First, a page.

dosage=43π×c×i=1n[Ai(+)×ri3]
where c is the solute concentration, Ai(+∞) is the final absorption fraction of the ith deposited spray droplet and ri is its radius.

Properties for dissolved drug particle diffusion through mucus gel layer.
Fig 11
(a) Solutes’ diffusion coefficient were calculated using Obstruction-Scaling model and plotted with typical macromolecular measured in the study of Olmsted et al. [32]. h represents human proteins, (b) Absorption functions over time predicted by Eq (11) were plotted for solute particles with an effective radius of 10nm, 50nm and 90nm.Properties for dissolved drug particle diffusion through mucus gel layer.

The drug absorption process occurs inside the mucus layer which was modelled in a separate domain to the nasal airflow (see Fig 1). It is expected that breathing would influence the mucus layer surface velocity, but not the absorption process directly. However, since the breathing is cyclic with inhalation and exhalation, we expect the mucus surface velocities inducing increased forward and backward mucus motion would be negated over each cycle and therefore its influence on the absorption process is negligible over time.

Materials and methods

Mesh generation and boundary conditions

The CFD domain of the nasal cavity was created with polyhedral mesh elements, refined near the boundaries, and in regions with high curvature and thin gaps, using Ansys-Fluent-Meshing v19.3 (Fig 12). Five prism layers were created on computational boundaries. One prism layer that was attached on the nasal cavity walls was extracted to form the computational domain of the mucus layer, which covered walls of the vestibule, the main cavity and the outlet extension pipe. A mesh independence test was performed for meshes under three refinements (e.g. coarse, medium and fine) and the optimal mesh (medium) with 2.02 million cells was selected for computation. The maximum skewness of the selected mesh was 0.70.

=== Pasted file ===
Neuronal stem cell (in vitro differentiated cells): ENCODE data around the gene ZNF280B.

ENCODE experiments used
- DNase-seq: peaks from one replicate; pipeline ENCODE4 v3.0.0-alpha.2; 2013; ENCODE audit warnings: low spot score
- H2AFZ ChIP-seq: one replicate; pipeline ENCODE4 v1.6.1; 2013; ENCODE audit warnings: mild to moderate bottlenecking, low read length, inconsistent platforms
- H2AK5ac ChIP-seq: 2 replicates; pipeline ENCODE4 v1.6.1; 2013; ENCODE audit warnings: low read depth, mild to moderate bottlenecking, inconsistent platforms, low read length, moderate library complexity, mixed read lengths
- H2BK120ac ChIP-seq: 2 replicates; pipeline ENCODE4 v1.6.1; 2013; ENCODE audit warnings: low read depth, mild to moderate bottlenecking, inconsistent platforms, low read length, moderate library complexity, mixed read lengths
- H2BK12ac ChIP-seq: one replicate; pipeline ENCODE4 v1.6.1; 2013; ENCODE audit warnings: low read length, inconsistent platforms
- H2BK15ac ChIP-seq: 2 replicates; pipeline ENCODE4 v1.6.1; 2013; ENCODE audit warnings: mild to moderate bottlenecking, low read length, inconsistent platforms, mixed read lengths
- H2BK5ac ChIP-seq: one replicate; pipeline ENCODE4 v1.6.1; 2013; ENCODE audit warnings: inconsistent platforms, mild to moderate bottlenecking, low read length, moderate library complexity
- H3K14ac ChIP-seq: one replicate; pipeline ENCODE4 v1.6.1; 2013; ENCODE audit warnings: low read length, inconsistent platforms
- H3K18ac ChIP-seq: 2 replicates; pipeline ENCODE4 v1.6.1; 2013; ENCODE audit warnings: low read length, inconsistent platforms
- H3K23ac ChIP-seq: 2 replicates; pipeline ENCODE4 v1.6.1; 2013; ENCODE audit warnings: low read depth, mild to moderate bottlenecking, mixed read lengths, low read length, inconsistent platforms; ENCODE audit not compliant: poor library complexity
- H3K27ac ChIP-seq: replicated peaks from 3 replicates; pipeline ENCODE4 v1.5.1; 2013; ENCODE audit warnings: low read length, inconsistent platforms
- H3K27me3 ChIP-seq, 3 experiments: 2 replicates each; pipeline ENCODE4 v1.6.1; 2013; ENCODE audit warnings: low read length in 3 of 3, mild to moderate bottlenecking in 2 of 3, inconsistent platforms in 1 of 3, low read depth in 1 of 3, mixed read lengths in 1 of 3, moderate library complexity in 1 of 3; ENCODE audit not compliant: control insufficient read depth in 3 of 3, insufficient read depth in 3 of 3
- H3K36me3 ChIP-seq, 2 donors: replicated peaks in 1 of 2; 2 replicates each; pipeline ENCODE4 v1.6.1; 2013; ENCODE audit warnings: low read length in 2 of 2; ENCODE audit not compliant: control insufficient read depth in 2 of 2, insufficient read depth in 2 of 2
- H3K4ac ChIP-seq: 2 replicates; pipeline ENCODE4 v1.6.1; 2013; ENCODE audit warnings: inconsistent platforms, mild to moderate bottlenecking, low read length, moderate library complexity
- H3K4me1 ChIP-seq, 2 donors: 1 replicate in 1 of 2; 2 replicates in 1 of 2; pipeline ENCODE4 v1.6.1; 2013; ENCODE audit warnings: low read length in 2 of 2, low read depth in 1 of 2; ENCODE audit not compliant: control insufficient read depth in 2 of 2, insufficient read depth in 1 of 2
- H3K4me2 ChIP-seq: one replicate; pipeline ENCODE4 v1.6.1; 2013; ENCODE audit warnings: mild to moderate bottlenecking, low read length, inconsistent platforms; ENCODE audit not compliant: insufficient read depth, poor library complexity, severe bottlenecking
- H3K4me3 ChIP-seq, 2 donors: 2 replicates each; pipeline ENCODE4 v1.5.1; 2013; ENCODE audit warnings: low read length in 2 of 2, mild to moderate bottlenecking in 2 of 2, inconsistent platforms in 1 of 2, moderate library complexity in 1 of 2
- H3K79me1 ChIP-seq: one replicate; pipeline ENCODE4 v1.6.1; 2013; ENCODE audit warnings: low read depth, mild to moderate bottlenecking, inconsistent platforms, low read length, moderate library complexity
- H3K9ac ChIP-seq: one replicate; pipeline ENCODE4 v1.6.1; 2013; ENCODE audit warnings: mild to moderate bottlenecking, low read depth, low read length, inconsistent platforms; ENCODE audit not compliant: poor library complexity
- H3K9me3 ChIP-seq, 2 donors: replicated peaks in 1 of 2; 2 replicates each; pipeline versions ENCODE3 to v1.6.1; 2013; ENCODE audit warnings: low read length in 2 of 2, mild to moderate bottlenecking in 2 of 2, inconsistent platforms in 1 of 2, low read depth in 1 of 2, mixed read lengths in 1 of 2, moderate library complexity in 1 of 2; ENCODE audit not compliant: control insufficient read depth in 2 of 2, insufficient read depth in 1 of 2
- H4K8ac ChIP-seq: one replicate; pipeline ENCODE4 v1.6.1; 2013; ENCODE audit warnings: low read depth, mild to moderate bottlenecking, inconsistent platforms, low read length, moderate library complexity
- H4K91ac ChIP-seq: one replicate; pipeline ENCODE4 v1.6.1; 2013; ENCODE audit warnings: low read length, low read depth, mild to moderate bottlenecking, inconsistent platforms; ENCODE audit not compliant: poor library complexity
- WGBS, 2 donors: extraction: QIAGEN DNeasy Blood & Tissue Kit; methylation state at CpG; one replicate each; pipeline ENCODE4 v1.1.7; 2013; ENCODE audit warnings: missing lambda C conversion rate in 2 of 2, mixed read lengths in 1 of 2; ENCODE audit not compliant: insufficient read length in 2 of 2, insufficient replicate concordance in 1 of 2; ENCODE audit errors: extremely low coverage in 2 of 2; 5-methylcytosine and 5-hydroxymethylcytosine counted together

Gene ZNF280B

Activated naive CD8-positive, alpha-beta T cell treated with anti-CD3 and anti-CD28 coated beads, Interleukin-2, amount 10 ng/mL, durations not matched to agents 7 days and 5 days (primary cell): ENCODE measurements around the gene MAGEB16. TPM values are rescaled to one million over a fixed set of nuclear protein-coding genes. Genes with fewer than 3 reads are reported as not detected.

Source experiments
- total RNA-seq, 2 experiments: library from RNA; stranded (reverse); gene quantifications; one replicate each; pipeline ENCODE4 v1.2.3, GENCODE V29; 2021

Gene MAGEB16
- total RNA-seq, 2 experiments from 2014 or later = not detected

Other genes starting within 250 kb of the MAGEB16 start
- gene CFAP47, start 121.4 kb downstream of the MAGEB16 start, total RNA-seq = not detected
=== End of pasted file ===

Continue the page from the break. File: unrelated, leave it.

The CFD nasal cavity model contained polyhedral mesh elements.
Fig 12
(a) Surface mesh on the vestibule, the nasal cavity and the outlet extension. All surface areas were covered with a 10 μm thick mucus layer, but the source term for mucus injection was applied in the main nasal cavity only (coloured in blue). An extension from the nasopharynx exit was extruded with a length of 10 times its diameter to ensure fully developed flow at the outlet. (b) Refined surface mesh around the nozzle tip. (c) Cross section slice located at 60 mm away from the tip of nose showing the internal mesh. It also shows major anatomical regions including superior/middle/inferior nasal passages, superior/middle/inferior turbinates, olfactory regions and maxillary sinuses. (d) 8X zoomed view of the internal mesh containing polyhedral cells, prism layers and thin mucus layer (coloured in blue).The CFD nasal cavity model contained polyhedral mesh elements.

A spray device model was created based on a typical commercial nasal spray device used in other studies [16, 33, 34], which was inserted into the right nostril with a depth of 10 mm, suggested by Azimi et al. [31]. The spray bottle was inserted into the right nasal chamber at an insertion angle of 30° from horizontal (forward tilt), a spray cone angle of 50°, and an initial spray velocity of 10 m/s.

An inhalation flow rate of 20.2 L/min was used which corresponded to a peak inspiratory flow rate during a slow cyclic inhalation condition. The outlet boundary condition was set to a velocity drawing air from the nasal cavity. The right nostril was set as a pressure inlet (0 Pa), and the left nostril was blocked to represent a deliberate occlusion by a patient closing the outer vestibule shut.

The DPM (Discrete Particle Method) condition at the nasal walls was set to “trap”, where the Lagrangian particle tracking was terminated the individual particle came into contact with the nasal walls. The rest of the boundaries were set to “escape”. Two hundred particles streams per particle bin (150 particle bins in total) in the Rosin-Rammler distribution were released from a solid circle that was 2.5 mm from the nozzle tip so that there was 30,000 particle stream in total. The 6th-order Runge-Kutta scheme was used for particle tracking.

For the mucus computational domain, a source term was added to the continuity equation for the mucus regions:

ρ(·v)=Smucus